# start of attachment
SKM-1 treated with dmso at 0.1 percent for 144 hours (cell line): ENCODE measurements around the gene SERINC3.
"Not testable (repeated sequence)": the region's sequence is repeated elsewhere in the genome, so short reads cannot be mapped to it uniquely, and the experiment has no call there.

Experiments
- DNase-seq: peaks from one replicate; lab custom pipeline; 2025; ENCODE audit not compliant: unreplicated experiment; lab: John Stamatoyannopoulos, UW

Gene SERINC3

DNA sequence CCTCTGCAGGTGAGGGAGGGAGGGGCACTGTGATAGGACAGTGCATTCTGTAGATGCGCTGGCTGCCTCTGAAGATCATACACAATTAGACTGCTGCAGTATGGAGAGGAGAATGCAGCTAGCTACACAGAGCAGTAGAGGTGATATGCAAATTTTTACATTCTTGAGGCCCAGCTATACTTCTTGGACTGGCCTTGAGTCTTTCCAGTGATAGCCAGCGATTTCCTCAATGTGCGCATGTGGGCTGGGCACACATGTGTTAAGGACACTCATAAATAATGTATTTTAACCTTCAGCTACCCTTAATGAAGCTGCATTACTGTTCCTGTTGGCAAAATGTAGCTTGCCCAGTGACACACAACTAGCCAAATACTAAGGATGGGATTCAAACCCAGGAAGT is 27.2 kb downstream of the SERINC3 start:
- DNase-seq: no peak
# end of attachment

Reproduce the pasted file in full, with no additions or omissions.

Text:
SKM-1 treated with dmso at 0.1 percent for 144 hours (cell line): ENCODE measurements around the gene SERINC3.
"Not testable (repeated sequence)": the region's sequence is repeated elsewhere in the genome, so short reads cannot be mapped to it uniquely, and the experiment has no call there.

Experiments
- DNase-seq: peaks from one replicate; lab custom pipeline; 2025; ENCODE audit not compliant: unreplicated experiment; lab: John Stamatoyannopoulos, UW

Gene SERINC3

DNA sequence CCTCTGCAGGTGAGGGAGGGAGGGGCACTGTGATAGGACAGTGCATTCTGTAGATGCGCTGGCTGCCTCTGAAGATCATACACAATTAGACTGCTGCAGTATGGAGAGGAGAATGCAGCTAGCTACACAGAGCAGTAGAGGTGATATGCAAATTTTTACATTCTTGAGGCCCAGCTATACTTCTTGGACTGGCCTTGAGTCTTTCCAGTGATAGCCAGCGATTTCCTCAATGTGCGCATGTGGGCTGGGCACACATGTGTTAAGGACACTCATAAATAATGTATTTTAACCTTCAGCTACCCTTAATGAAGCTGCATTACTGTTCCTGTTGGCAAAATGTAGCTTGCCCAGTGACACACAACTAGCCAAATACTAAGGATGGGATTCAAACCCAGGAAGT is 27.2 kb downstream of the SERINC3 start:
- DNase-seq: no peak